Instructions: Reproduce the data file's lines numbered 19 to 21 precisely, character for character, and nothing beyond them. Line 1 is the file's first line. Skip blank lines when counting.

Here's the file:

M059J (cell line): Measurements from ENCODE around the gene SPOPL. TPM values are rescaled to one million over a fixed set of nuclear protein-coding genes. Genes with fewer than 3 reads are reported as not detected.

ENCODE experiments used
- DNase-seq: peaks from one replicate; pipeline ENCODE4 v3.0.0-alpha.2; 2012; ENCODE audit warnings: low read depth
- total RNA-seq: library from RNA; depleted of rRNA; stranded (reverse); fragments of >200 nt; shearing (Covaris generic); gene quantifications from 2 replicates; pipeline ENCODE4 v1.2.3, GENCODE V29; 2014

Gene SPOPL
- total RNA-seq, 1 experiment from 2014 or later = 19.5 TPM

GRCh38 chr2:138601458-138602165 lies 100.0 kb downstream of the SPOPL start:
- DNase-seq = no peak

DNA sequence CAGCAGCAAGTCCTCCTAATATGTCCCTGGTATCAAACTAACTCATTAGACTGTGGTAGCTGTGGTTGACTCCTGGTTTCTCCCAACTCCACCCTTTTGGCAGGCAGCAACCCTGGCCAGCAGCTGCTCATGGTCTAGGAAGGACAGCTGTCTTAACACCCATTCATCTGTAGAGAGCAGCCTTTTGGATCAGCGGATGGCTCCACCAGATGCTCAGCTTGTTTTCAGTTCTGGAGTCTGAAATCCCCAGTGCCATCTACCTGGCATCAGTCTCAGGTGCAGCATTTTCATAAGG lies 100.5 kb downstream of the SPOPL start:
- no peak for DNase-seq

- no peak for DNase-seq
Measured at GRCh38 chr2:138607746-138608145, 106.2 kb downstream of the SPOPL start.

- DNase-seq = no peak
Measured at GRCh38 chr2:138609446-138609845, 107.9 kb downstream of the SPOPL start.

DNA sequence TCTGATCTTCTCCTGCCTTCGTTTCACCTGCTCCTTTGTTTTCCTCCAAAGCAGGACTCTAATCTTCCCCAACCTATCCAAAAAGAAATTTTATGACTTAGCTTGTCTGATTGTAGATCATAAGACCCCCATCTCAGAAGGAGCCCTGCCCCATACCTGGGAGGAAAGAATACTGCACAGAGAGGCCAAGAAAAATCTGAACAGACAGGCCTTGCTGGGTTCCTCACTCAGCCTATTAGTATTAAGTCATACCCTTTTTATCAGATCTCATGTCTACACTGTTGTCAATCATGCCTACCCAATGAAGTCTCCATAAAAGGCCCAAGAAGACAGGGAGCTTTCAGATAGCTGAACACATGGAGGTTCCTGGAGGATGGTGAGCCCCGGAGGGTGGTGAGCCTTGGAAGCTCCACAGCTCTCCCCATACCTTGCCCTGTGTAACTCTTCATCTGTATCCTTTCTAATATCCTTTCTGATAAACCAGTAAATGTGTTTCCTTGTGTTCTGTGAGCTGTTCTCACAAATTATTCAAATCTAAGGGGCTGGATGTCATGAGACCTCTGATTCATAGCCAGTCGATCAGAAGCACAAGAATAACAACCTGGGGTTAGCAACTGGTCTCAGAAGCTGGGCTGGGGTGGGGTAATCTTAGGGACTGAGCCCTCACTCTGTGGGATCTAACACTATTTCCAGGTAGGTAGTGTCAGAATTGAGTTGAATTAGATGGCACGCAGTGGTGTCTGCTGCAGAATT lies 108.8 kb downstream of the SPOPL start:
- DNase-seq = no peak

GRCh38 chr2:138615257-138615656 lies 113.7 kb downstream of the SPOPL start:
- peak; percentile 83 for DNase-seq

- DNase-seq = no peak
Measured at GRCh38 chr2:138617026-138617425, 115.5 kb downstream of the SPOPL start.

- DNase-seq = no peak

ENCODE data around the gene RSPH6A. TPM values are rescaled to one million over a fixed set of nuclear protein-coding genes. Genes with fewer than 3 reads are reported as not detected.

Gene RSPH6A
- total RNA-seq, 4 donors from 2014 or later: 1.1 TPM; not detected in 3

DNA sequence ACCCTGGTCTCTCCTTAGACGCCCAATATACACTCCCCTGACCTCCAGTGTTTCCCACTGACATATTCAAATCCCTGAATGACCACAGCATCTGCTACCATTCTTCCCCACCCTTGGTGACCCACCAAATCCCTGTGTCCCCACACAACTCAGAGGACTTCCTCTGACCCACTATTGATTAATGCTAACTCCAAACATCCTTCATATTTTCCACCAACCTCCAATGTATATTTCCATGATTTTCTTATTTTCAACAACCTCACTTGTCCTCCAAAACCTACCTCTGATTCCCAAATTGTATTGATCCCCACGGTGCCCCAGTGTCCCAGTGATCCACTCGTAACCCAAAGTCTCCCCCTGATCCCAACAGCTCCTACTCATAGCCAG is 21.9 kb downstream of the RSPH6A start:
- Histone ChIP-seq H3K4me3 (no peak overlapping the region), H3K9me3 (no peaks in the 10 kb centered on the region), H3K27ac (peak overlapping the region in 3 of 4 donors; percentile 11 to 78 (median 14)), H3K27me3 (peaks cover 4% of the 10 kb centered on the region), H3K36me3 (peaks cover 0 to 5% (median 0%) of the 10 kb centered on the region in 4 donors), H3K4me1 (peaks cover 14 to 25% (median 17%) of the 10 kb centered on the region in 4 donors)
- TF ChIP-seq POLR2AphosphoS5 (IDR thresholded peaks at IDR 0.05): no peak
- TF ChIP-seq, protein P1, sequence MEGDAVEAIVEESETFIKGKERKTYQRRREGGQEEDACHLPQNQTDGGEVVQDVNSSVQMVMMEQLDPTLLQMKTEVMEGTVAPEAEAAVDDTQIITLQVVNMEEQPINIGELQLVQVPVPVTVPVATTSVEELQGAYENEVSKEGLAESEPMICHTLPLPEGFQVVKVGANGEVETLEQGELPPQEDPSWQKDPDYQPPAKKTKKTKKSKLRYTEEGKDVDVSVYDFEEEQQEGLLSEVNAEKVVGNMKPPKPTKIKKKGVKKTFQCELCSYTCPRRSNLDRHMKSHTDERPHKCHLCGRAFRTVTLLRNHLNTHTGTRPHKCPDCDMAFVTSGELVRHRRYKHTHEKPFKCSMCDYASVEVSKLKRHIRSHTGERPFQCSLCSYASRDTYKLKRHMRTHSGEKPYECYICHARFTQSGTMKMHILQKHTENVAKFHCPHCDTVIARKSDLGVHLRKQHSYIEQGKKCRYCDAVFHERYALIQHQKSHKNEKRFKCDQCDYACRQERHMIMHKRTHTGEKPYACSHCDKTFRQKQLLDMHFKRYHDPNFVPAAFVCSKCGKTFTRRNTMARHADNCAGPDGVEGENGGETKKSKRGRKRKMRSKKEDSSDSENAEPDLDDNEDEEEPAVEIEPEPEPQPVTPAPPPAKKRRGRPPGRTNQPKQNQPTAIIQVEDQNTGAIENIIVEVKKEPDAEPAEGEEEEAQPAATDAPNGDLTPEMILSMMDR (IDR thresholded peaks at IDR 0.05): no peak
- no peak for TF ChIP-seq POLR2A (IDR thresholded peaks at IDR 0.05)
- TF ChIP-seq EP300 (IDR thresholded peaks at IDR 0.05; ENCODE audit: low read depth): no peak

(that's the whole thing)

- DNase-seq = no peak
Measured at GRCh38 chr2:138617026-138617425, 115.5 kb downstream of the SPOPL start.

- DNase-seq = no peak